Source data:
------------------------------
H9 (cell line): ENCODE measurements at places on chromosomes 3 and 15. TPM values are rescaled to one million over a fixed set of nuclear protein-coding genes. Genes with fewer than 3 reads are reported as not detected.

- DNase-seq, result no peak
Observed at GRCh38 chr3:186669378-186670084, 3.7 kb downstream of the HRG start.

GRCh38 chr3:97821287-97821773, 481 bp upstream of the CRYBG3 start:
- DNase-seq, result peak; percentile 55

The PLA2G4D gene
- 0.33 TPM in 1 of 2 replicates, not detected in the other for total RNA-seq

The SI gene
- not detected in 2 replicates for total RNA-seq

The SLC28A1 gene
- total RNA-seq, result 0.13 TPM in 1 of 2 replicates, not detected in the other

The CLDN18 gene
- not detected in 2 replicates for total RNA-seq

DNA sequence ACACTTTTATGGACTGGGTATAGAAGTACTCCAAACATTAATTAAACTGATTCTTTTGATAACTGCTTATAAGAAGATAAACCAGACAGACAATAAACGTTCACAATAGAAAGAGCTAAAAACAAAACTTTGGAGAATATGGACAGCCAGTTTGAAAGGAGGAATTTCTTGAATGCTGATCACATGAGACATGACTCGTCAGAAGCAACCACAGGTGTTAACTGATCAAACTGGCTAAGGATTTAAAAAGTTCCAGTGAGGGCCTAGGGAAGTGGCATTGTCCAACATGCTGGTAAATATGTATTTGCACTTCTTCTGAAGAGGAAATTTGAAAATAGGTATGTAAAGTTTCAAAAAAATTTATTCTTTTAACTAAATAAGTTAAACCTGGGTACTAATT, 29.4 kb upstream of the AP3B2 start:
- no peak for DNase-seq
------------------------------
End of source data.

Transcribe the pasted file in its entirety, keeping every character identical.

H9 (cell line): ENCODE measurements at places on chromosomes 3 and 15. TPM values are rescaled to one million over a fixed set of nuclear protein-coding genes. Genes with fewer than 3 reads are reported as not detected.

- DNase-seq, result no peak
Observed at GRCh38 chr3:186669378-186670084, 3.7 kb downstream of the HRG start.

GRCh38 chr3:97821287-97821773, 481 bp upstream of the CRYBG3 start:
- DNase-seq, result peak; percentile 55

The PLA2G4D gene
- 0.33 TPM in 1 of 2 replicates, not detected in the other for total RNA-seq

The SI gene
- not detected in 2 replicates for total RNA-seq

The SLC28A1 gene
- total RNA-seq, result 0.13 TPM in 1 of 2 replicates, not detected in the other

The CLDN18 gene
- not detected in 2 replicates for total RNA-seq

DNA sequence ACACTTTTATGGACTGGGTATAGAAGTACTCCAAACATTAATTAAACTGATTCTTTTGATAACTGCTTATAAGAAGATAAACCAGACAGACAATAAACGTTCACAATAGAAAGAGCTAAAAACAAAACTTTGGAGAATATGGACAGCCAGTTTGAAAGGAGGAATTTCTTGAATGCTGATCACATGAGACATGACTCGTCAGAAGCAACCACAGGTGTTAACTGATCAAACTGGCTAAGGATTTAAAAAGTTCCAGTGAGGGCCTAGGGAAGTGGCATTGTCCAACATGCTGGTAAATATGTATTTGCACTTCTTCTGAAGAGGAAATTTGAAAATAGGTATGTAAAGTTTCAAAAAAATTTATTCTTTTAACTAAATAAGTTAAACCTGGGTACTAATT, 29.4 kb upstream of the AP3B2 start:
- no peak for DNase-seq